Start with 22 minutes’ worth of “The Fourth World: The New Gods,” which doubles as a biography of master comic-book creator and “Gods-father” Jack Kirby, complete with his artwork and tributes from DC staff and legend Walter (Thor, Orion, X-Factor and Fantastic Four) Simonson.

Follow up with two four-minute, resource-heavy discussions on Orion and Mr. Miracle, both richly embellished with comic art from Mr. Kirby.

Conclude with an exhaustive and concise 17-minute retrospective on Supergirl explained through art and by some DC editorial staff members.

However, it’s also really nice to hear from women on the subject, including comics writer Gail Simone, Dark Horse Comics editor Dianafixed Schutz, actress Laura Vandervoort (“Smallville’s” Kara), and movie Supergirl, actress Helen Slater.

Read all about it: DC Comics offers the original six-issue Supergirl From Krypton story arc in the trade paperback “Superman/Batman: Volume 2, Supergirl” ($12.99).

30 Days of Night: Dark Days, (Sony Pictures Home Entertainment, not rated, $30.95)  Steve Niles and Ben Templesmith’s fantastic vampire comic-book series proved fertile ground for filmmakers in 2007.

The film’s sequel arrives direct to Blu-ray and falls into a gory, bloody rut that can never match the brilliance and shock of the sequential art upon which it is based.

So, we already know our heroine Stella Oleson survived the bloodsucking onslaught in Barrow, Alaska, thanks mostly to her brave husband, who died painfully in the slaughter.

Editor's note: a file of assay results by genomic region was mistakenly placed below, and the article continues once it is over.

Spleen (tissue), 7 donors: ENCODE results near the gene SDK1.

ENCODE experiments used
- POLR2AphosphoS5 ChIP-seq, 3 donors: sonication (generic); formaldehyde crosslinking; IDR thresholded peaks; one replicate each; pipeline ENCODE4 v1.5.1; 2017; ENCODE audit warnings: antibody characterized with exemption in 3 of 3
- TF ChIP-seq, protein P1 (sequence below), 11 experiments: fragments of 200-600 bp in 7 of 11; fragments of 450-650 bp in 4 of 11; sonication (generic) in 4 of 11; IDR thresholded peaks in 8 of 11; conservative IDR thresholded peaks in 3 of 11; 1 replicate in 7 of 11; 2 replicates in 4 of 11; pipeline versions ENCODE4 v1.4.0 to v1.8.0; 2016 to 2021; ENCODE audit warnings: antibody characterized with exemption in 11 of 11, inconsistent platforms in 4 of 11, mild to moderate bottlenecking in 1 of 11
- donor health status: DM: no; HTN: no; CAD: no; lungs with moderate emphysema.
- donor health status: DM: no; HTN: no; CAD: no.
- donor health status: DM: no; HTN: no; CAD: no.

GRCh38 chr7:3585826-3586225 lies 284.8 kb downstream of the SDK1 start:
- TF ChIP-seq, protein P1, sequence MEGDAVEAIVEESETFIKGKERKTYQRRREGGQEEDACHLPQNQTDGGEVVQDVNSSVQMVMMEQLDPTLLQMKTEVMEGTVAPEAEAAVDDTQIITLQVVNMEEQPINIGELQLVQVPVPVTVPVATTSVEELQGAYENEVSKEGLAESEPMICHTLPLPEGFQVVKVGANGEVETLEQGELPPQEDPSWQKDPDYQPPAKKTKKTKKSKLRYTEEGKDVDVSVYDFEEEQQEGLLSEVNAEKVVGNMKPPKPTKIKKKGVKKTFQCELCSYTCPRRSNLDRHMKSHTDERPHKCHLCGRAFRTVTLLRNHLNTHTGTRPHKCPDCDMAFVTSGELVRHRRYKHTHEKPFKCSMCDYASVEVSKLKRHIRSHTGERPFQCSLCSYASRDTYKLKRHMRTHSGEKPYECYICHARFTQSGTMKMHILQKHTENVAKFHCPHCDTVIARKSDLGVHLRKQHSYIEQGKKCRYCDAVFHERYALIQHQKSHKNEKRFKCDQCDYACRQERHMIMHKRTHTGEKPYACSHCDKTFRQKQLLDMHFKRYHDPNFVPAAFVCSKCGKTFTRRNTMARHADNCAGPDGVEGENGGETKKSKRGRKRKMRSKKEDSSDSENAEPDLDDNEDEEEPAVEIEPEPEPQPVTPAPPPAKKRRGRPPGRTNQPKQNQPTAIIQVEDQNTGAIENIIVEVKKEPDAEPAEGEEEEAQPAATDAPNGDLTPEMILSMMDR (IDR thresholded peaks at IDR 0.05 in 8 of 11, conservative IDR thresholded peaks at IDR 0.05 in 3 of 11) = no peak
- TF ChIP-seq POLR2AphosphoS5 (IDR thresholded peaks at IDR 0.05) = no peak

Stella is back to convince the world that vampires exist and exact revenge. Her mission takes her to the seamier side of Los Angeles, where she works with a ragtag group of vampire hunters that sets out to destroy Lilith, the queen of the blood brood, before a new army of fanged killers returns to Alaska.

Sounds great, eh? Backed by Mr. Templesmith’s wonderfully moody art, the comic-book version excels at this horror.

Unfortunately, the movie adaptation plays out like a linear video game or even a dark ride at a theme park, staying mired in predictability without its own style.

For the sake of sequential art, read the books liberally and stick with the first film for your 30 Days fix.

Best extras: I loved the slick feature “Graphic Inspirations: Comic to Film,” which allows viewers to choose from six pieces of Mr. Templesmith’s art and take a closer look at parts of the film’s mythos compared to the comic.